This December, the Republic of Kazakhstan will celebrate its 30th anniversary since gaining independence in 1991. This milestone is not only a joyous occasion for Kazakhstan’s people but also a significant moment for EU-Kazakhstan relations, as it marks three decades of close cooperation in the areas of cultural exchange, trade, investment, and – most important of all – justice.
The EU is Kazakhstan’s largest trading partner, accounting for some 40% of Kazakhstan’s external trade. Even in a year as complex as 2020, the total trade in goods between the EU and Kazakhstan amounted to approximately €18.6 billion. In addition, the EU is also the biggest foreign investor in Kazakhstan.
The importance of this relationship is encapsulated by the Enhanced Partnership and Cooperation Agreement (EPCA) – the first such agreement between the EU and a Central Asian country – which came into force in 2020. This new agreement aims to take the EU-Kazakhstan partnership to the next level by tackling barriers to trade, improving legislation, and streamlining regulations.
This focus on strengthening EU-Kazakhstan relations is in line with Kazakhstan’s wider goals of economic diversification. The Government recognises that improving trade requires a two-pronged approach. It is not enough to simply invest in infrastructure and better connect Kazakhstan to the rest of the world; it is also essential to foster international cooperation and maintain a pro-business investment environment built upon solid legal foundations.
“This new agreement aims to take the EU-Kazakhstan partnership to the next level by tackling barriers to trade, improving legislation, and streamlining regulations”
Investment protection is critical for achieving this – cross-border trade cannot be strengthened if foreign investors lack the confidence to build their businesses in Kazakhstan. To further progress in this area, the Republic launched a common law court and an International Arbitration Centre – both of which are independent of the state’s court system – within the Astana International Financial Centre in 2019, demonstrating the Government’s steadfast commitment to upholding the rule of law and meeting its international obligations towards investors and all businesspeople.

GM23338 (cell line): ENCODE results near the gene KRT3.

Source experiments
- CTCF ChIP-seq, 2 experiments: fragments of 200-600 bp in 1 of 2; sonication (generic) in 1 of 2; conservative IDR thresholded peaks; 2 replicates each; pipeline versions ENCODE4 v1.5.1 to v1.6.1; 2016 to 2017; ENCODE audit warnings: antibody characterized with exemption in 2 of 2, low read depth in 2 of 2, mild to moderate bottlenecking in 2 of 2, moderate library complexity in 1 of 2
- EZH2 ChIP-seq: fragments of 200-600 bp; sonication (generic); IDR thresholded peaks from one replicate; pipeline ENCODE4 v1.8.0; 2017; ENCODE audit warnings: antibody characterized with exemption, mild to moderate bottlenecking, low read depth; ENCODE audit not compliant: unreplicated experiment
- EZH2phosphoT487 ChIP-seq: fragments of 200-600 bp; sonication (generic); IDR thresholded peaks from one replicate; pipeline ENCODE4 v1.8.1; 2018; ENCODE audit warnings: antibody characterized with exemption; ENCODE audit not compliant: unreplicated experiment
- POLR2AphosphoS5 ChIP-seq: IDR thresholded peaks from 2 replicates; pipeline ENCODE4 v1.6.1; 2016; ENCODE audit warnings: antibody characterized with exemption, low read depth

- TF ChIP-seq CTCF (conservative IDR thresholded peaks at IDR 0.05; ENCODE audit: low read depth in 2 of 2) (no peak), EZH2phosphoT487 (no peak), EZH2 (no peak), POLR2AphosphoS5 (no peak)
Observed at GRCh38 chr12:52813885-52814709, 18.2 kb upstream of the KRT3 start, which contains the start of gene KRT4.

Indeed, Kazakhstan has an excellent track record when it comes to resolving international arbitration investment disputes. As Meg Kinnear, Vice President of the World Bank and Secretary-General of the International Centre for Settlement of Investment Disputes (ICSID), pointed out in May 2021, of the relatively few such cases brought against Kazakhstan, it has successfully resolved all except one.
That case was brought against Kazakhstan by the fraudsters Anatolie and Gabriel Stati, whom the Ministry of Justice has now proven were at the heart of an illegal scheme that defrauded investors and falsified financial statements to unlawfully secure an arbitral award against the Republic.
The EU’s 2021 Rule of Law Report makes clear that combatting fraud and corruption is paramount to protecting and promoting the rule of law. Kazakhstan is committed to doing its part in this fight. By exposing the Statis’ misrepresentations and fraud, Kazakhstan is safeguarding the country’s investment environment and ensuring the future of cross-border trade.
Recently, the country secured a major victory in the long-running dispute, when the Belgian Court of Appeal ruled that the Statis’ arbitral award was obtained by fraud and therefore could not be legally enforced “because of the Statis inaccurate and fraudulent statements and the fact they concealed numerous pieces of evidence during the arbitration proceedings.”
“Kazakhstan aspires to deepen cross-border trade as part of the EPCA partnership and continue to invest time in learning from the EU’s extensive legal expertise in the area of investment protection”
This ruling – which has taken four years of legal proceedings to secure and confirms a 2017 ruling by The High Court of England and Wales that the Statis’ obtained the arbitral award by fraud - serves as a poignant example of Kazakhstan successfully challenging corruption and fighting for the rule of law on a European playing field.
Going forward, Kazakhstan aspires to deepen cross-border trade as part of the EPCA partnership and continue to invest time in learning from the EU’s extensive legal expertise in the area of investment protection. For example, the EU’s proposed Investment protection and facilitation framework – announced by President Ursula von der Leyen in September 2020 – offers the Republic a fine benchmark for improving the effectiveness of dispute resolution mechanisms within Kazakhstan.
Through continued dialogues, bilateral agreements like the EPCA, and commitment to addressing common challenges together, Kazakhstan hopes that the future of EU-Kazakhstan relations will be even more productive than the first thirty years of partnership.
This article reflects the views of the author and not the views of The Parliament Magazine or of the Dods Group